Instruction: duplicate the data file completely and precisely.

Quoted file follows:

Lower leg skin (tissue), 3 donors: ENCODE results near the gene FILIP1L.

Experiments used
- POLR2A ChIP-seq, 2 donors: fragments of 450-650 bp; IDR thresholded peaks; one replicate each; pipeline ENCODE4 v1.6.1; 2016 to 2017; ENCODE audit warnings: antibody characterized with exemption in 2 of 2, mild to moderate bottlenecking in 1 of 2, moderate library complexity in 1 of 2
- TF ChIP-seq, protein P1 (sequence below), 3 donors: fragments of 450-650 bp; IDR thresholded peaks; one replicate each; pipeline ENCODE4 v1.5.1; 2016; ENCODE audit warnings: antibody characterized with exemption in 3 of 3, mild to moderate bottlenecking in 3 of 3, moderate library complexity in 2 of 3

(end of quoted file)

Lower leg skin (tissue), 3 donors: ENCODE results near the gene FILIP1L.

Experiments used
- POLR2A ChIP-seq, 2 donors: fragments of 450-650 bp; IDR thresholded peaks; one replicate each; pipeline ENCODE4 v1.6.1; 2016 to 2017; ENCODE audit warnings: antibody characterized with exemption in 2 of 2, mild to moderate bottlenecking in 1 of 2, moderate library complexity in 1 of 2
- TF ChIP-seq, protein P1 (sequence below), 3 donors: fragments of 450-650 bp; IDR thresholded peaks; one replicate each; pipeline ENCODE4 v1.5.1; 2016; ENCODE audit warnings: antibody characterized with exemption in 3 of 3, mild to moderate bottlenecking in 3 of 3, moderate library complexity in 2 of 3